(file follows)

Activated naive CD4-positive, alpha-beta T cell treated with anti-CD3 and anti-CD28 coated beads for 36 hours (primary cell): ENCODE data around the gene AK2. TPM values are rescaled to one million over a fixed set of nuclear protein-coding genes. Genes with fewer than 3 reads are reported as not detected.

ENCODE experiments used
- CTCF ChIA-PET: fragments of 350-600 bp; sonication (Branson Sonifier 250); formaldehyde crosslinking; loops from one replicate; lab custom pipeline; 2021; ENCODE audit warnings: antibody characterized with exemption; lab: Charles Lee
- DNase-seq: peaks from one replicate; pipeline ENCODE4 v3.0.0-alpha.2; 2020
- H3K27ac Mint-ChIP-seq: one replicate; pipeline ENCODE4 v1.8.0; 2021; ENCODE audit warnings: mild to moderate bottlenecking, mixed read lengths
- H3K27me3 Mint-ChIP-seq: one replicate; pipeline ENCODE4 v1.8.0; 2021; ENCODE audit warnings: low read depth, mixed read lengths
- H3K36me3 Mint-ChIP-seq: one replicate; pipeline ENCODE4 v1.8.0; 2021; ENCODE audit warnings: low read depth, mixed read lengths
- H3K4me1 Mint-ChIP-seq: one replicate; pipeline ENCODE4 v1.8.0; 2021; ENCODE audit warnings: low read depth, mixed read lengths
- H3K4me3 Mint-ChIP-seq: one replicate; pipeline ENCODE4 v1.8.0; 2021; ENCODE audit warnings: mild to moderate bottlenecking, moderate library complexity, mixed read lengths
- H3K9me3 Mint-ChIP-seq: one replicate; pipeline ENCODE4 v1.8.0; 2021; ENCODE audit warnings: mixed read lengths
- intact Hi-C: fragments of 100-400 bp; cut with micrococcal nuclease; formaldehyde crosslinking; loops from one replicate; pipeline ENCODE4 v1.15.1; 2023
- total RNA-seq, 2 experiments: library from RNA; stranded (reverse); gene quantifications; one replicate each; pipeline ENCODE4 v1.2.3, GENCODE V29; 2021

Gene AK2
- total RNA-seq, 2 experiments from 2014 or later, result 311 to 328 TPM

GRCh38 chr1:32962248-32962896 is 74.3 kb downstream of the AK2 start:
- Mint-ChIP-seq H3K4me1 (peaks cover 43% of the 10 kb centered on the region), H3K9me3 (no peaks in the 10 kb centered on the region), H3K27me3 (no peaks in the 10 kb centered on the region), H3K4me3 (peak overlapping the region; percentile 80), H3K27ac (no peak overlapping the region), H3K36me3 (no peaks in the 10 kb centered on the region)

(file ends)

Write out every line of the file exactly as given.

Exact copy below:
Activated naive CD4-positive, alpha-beta T cell treated with anti-CD3 and anti-CD28 coated beads for 36 hours (primary cell): ENCODE data around the gene AK2. TPM values are rescaled to one million over a fixed set of nuclear protein-coding genes. Genes with fewer than 3 reads are reported as not detected.

ENCODE experiments used
- CTCF ChIA-PET: fragments of 350-600 bp; sonication (Branson Sonifier 250); formaldehyde crosslinking; loops from one replicate; lab custom pipeline; 2021; ENCODE audit warnings: antibody characterized with exemption; lab: Charles Lee
- DNase-seq: peaks from one replicate; pipeline ENCODE4 v3.0.0-alpha.2; 2020
- H3K27ac Mint-ChIP-seq: one replicate; pipeline ENCODE4 v1.8.0; 2021; ENCODE audit warnings: mild to moderate bottlenecking, mixed read lengths
- H3K27me3 Mint-ChIP-seq: one replicate; pipeline ENCODE4 v1.8.0; 2021; ENCODE audit warnings: low read depth, mixed read lengths
- H3K36me3 Mint-ChIP-seq: one replicate; pipeline ENCODE4 v1.8.0; 2021; ENCODE audit warnings: low read depth, mixed read lengths
- H3K4me1 Mint-ChIP-seq: one replicate; pipeline ENCODE4 v1.8.0; 2021; ENCODE audit warnings: low read depth, mixed read lengths
- H3K4me3 Mint-ChIP-seq: one replicate; pipeline ENCODE4 v1.8.0; 2021; ENCODE audit warnings: mild to moderate bottlenecking, moderate library complexity, mixed read lengths
- H3K9me3 Mint-ChIP-seq: one replicate; pipeline ENCODE4 v1.8.0; 2021; ENCODE audit warnings: mixed read lengths
- intact Hi-C: fragments of 100-400 bp; cut with micrococcal nuclease; formaldehyde crosslinking; loops from one replicate; pipeline ENCODE4 v1.15.1; 2023
- total RNA-seq, 2 experiments: library from RNA; stranded (reverse); gene quantifications; one replicate each; pipeline ENCODE4 v1.2.3, GENCODE V29; 2021

Gene AK2
- total RNA-seq, 2 experiments from 2014 or later, result 311 to 328 TPM

GRCh38 chr1:32962248-32962896 is 74.3 kb downstream of the AK2 start:
- Mint-ChIP-seq H3K4me1 (peaks cover 43% of the 10 kb centered on the region), H3K9me3 (no peaks in the 10 kb centered on the region), H3K27me3 (no peaks in the 10 kb centered on the region), H3K4me3 (peak overlapping the region; percentile 80), H3K27ac (no peak overlapping the region), H3K36me3 (no peaks in the 10 kb centered on the region)